Freedom of movement

Poland

Country Report: Freedom of movement Last updated: 30/11/20

Author

Independent

Refugees and subsidiary protection beneficiaries have full freedom of movement in Poland. They can freely choose a place where they want to live, authorities do not require from them to live in some particular areas of the country.

There are no specific facilities for refugees and subsidiary protection beneficiaries in Poland. They are entitled to stay in reception centres up until 2 months after the decision on the asylum application becomes final. Afterwards they have to organise all living conditions themselves.

Provision of material conditions is not subject to actual residence in a specific place, however some restrictions in this regard exist during the Individual Integration Programme (IPI) (see Social welfare).[1] Beneficiaries are obliged to reside in a place (within the specified voivodeship) agreed with the authorities during the 12-month period of the IPI. In general, change of a place of residence is equated with the termination of the programme. However, a change of residence is allowed in particularly justified cases, e.g. in case of:

1) finding a job in another region with a possibility of accommodation;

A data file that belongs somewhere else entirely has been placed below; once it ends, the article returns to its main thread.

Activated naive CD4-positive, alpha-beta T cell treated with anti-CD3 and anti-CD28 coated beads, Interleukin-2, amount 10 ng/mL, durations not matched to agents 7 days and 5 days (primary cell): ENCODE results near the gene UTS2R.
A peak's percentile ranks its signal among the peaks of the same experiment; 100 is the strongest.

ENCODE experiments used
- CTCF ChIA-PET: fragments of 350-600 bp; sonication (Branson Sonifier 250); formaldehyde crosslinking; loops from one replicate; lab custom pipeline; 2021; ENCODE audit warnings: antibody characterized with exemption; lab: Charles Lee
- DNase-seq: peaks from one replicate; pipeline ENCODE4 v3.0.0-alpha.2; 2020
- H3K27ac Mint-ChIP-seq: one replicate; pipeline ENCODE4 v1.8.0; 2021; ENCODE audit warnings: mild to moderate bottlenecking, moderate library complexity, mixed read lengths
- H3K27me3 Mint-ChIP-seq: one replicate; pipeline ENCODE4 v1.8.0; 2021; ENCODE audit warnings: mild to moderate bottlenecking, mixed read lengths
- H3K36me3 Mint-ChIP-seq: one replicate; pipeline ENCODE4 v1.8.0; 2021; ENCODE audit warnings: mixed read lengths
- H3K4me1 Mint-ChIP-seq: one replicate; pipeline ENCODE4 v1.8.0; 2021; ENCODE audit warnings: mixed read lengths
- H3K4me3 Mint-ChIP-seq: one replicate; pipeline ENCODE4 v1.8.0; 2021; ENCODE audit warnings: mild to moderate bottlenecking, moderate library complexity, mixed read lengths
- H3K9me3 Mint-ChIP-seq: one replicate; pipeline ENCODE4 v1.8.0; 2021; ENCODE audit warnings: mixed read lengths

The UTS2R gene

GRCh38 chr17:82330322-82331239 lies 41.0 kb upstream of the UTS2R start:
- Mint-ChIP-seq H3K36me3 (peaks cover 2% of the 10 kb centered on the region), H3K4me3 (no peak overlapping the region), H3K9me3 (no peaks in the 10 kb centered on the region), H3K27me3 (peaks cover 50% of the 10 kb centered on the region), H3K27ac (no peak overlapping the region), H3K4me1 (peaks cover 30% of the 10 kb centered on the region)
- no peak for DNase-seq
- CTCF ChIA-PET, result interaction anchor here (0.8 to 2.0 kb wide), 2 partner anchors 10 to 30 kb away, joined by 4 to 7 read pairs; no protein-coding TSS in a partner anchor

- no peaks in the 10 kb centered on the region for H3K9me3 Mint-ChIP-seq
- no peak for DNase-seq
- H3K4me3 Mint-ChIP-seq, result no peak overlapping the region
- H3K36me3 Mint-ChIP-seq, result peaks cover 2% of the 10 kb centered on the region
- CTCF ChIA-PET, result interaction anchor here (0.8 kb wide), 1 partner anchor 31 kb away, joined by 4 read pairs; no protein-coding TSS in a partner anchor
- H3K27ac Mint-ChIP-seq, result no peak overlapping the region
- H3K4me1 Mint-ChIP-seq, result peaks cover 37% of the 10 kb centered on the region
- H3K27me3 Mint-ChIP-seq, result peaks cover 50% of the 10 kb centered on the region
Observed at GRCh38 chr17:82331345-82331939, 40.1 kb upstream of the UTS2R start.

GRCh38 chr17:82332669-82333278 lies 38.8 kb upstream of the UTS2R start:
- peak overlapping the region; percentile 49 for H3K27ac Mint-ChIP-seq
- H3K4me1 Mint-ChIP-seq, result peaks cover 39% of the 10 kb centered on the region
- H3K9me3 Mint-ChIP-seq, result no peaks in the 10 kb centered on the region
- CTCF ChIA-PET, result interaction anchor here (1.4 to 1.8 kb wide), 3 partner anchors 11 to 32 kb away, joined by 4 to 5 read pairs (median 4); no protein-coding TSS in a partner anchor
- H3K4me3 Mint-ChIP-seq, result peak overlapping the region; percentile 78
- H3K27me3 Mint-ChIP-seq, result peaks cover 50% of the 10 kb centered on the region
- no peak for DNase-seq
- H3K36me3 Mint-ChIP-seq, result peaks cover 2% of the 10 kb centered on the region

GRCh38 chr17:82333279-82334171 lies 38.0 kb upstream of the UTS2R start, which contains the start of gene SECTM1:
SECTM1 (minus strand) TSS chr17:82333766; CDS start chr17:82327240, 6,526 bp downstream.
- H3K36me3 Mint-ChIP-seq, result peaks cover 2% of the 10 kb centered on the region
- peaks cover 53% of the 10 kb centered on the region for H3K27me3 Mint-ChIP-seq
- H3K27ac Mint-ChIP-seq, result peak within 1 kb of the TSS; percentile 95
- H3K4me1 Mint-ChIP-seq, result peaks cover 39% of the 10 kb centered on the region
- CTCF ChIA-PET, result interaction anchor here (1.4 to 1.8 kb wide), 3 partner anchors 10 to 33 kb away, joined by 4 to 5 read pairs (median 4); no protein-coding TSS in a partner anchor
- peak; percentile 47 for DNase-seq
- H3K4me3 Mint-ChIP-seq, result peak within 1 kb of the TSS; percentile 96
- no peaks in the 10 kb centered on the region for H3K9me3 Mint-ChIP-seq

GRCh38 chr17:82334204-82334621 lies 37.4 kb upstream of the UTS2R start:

2) obtaining an accommodation in another region;

3) family reunification, when the possibility to live together exists;

4) medical reasons justifying a move.

In those cases, the beneficiary has to inform authorities about the move and its reasoning. Then, the programme can continue in a new place of living.

Refugees and subsidiary protection beneficiaries are not assigned to a specific residence for reasons of public interest or public order.

 


[1] Article 94 of Law of 12 March 2004 on social assistance.

 

Table of contents

  • Statistics
  • Overview of the legal framework
  • Overview of the main changes since the previous report update
  • Asylum Procedure
  • Reception Conditions
  • Detention of Asylum Seekers
  • Content of International Protection
  • ANNEX I – Transposition of the CEAS in national legislation